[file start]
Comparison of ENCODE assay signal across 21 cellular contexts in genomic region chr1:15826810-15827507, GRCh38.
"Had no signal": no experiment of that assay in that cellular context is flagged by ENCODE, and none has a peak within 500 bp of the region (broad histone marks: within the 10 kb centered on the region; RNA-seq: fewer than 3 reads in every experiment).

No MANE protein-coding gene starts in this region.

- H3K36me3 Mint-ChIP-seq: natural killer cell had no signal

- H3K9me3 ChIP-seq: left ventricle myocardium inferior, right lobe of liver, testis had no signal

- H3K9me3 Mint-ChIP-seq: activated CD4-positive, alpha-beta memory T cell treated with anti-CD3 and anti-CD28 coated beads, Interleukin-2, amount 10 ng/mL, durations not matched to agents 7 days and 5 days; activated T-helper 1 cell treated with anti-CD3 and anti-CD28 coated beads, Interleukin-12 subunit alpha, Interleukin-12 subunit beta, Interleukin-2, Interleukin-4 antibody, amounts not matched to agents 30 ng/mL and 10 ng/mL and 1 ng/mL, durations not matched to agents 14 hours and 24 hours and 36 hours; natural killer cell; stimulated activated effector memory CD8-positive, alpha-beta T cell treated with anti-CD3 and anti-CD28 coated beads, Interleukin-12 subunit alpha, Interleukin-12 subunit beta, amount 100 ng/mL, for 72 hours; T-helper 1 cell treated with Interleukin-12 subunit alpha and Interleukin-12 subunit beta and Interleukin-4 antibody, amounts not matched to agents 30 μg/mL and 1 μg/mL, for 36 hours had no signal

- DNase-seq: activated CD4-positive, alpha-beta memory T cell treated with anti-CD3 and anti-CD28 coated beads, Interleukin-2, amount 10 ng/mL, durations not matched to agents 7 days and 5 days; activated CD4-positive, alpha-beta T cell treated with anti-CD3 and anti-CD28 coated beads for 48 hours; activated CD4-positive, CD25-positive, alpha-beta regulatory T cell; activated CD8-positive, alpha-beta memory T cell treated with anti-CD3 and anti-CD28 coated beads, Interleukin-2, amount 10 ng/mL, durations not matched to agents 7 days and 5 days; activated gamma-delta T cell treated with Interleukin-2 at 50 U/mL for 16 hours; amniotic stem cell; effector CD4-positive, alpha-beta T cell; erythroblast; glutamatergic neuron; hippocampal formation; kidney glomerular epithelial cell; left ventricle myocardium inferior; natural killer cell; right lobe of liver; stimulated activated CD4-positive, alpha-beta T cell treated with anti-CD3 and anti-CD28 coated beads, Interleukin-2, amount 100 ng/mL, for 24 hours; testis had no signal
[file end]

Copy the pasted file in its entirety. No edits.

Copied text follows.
Comparison of ENCODE assay signal across 21 cellular contexts in genomic region chr1:15826810-15827507, GRCh38.
"Had no signal": no experiment of that assay in that cellular context is flagged by ENCODE, and none has a peak within 500 bp of the region (broad histone marks: within the 10 kb centered on the region; RNA-seq: fewer than 3 reads in every experiment).

No MANE protein-coding gene starts in this region.

- H3K36me3 Mint-ChIP-seq: natural killer cell had no signal

- H3K9me3 ChIP-seq: left ventricle myocardium inferior, right lobe of liver, testis had no signal

- H3K9me3 Mint-ChIP-seq: activated CD4-positive, alpha-beta memory T cell treated with anti-CD3 and anti-CD28 coated beads, Interleukin-2, amount 10 ng/mL, durations not matched to agents 7 days and 5 days; activated T-helper 1 cell treated with anti-CD3 and anti-CD28 coated beads, Interleukin-12 subunit alpha, Interleukin-12 subunit beta, Interleukin-2, Interleukin-4 antibody, amounts not matched to agents 30 ng/mL and 10 ng/mL and 1 ng/mL, durations not matched to agents 14 hours and 24 hours and 36 hours; natural killer cell; stimulated activated effector memory CD8-positive, alpha-beta T cell treated with anti-CD3 and anti-CD28 coated beads, Interleukin-12 subunit alpha, Interleukin-12 subunit beta, amount 100 ng/mL, for 72 hours; T-helper 1 cell treated with Interleukin-12 subunit alpha and Interleukin-12 subunit beta and Interleukin-4 antibody, amounts not matched to agents 30 μg/mL and 1 μg/mL, for 36 hours had no signal

- DNase-seq: activated CD4-positive, alpha-beta memory T cell treated with anti-CD3 and anti-CD28 coated beads, Interleukin-2, amount 10 ng/mL, durations not matched to agents 7 days and 5 days; activated CD4-positive, alpha-beta T cell treated with anti-CD3 and anti-CD28 coated beads for 48 hours; activated CD4-positive, CD25-positive, alpha-beta regulatory T cell; activated CD8-positive, alpha-beta memory T cell treated with anti-CD3 and anti-CD28 coated beads, Interleukin-2, amount 10 ng/mL, durations not matched to agents 7 days and 5 days; activated gamma-delta T cell treated with Interleukin-2 at 50 U/mL for 16 hours; amniotic stem cell; effector CD4-positive, alpha-beta T cell; erythroblast; glutamatergic neuron; hippocampal formation; kidney glomerular epithelial cell; left ventricle myocardium inferior; natural killer cell; right lobe of liver; stimulated activated CD4-positive, alpha-beta T cell treated with anti-CD3 and anti-CD28 coated beads, Interleukin-2, amount 100 ng/mL, for 24 hours; testis had no signal